The Discovery Institute is winding up their persecution complex again »« #NudePhotoRevolutionary calendar now available

Comments

  1. anuran says

    Ah, one of the great joys of living in the Great North Wet. Plenty of hops and good beer.

  2. amstrad says

    I tried growing a hop vine in Florida. It didn’t work out well… too hot and humid.

  3. spamamander, hellmart survivor says

    Ahhh yes, I live right in the middle of Washington hop country. Dry, hot, with volcanic soil that the plants seem to love. During the summertime I-82 is lined with the hop poles full of green.

  4. crissakentavr says

    Doesn’t make me thirsty, but more hungry. I love eating raw hops or oats in the field. Dunno why.

  5. georgerieck says

    Ahhh, A common site here in the Wilamette Valley – well in season that is!

  6. John Morales says

    crissakentavr:

    Doesn’t make me thirsty, but more hungry. I love eating raw hops or oats in the field. Dunno why.

    Wonder no more: Prime animal feed, it is.

    (Cattle love it)

  7. A. R says

    chigau: They can be killed, it just requires a flamethrower, half a gallon of roundup concentrate, and monthly re-flamethrowerings for the next year.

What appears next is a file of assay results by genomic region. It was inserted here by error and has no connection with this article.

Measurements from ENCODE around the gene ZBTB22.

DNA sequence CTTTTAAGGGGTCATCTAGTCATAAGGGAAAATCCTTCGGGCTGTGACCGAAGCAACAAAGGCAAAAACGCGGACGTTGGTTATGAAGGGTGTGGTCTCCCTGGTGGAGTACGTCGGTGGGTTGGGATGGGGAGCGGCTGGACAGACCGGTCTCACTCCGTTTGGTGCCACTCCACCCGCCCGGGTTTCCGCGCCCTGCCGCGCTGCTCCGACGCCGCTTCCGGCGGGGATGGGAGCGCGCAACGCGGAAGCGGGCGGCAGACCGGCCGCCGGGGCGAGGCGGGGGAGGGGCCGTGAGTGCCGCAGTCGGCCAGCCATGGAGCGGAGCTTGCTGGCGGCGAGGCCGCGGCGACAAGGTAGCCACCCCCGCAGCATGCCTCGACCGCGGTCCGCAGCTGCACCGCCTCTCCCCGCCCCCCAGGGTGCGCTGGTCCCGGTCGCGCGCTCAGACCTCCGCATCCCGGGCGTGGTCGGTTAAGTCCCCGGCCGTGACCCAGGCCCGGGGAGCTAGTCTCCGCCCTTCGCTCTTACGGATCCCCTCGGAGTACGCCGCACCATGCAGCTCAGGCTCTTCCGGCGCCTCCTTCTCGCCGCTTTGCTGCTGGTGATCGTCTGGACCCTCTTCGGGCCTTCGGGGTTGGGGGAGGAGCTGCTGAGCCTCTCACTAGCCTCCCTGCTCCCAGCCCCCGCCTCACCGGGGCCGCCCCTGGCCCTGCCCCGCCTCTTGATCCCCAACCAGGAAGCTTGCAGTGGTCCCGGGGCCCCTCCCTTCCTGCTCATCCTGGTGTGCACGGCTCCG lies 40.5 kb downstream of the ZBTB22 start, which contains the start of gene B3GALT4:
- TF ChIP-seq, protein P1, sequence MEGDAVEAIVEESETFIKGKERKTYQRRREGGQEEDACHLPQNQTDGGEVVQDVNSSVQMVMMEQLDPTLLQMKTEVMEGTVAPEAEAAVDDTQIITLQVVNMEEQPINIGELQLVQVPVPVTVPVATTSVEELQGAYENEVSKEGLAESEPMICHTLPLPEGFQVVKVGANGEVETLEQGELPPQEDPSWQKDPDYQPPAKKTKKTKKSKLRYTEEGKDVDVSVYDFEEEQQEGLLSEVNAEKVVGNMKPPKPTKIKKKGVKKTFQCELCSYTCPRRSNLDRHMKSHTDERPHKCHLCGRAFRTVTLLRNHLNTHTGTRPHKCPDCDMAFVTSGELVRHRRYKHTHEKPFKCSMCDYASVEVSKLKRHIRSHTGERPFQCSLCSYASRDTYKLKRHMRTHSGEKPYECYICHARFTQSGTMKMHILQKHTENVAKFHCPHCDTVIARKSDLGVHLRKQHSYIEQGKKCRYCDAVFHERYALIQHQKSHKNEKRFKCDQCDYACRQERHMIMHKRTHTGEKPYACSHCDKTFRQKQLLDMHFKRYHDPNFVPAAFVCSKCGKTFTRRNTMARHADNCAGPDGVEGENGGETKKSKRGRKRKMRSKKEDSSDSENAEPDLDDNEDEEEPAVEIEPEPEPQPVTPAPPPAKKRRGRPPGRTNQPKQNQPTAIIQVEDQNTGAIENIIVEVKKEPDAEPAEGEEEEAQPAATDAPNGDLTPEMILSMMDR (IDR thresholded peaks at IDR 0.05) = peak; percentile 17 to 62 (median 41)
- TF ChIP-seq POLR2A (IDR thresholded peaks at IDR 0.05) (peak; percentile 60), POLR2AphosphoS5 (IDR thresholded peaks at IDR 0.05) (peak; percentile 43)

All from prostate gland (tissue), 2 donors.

8. chigau (同じ) says

    A. R
    Actually, the one beside the house died on it’s own.
    Two winters with 5 months of sub-freezing, two summers of drought and non-stop ripping out by the roots helped a bit.

  9. A. R says

    chigau: That works too, though I find the chemical/incendiary warfare route much more dramatic! :)

  10. chigau (同じ) says

    A. R
    My neighbours get upset when I do gardening in full hazmat gear. And the black-ops helicopter just freaks them out.

  11. robpowell says

    Ah yes. We see a whole bunch of these come into the experiment station during harvest. Joys of working at an ag research center, eh?

  12. DLC says

    I sense some heady tensions brewing here. But, really guys there’s no need to get all foam-at-the-mouth about it.

  13. fredbloggs says

    Spent some time as a student picking hops nr Bosbury, in Worcestshire (UK). I spent a lot of time wading waste deep through them, and the jeans I was wearing became yellowy-green with hop oil. The citrus smell was overwhelming.

    Those jeans weren’t much use for anything afterwards.

  14. radpumpkin says

    Hmmmm, hops. One of the joys of living where I do, the sodding things just grow like crazy. I think I shall have some hop juice for lunch today.

  15. sueboland says

    My Mom grew up in the slums of London and their annual “holiday” was going hop-picking in Kent.So, nostalgia.

  16. ButchKitties says

    Spent some time as a student picking hops nr Bosbury, in Worcestshire (UK). I spent a lot of time wading waste deep through them, and the jeans I was wearing became yellowy-green with hop oil. The citrus smell was overwhelming.

    And now I have an intense craving for Zombie Dust.

  17. says

    I live for 10.5 months out of the year on a Caribbean island. Beer is something I look forward to with all the fondness and longing as snow crunching under my boots, the smell of woodsmoke on cold air and a day where the temperature dips below 75 degrees F.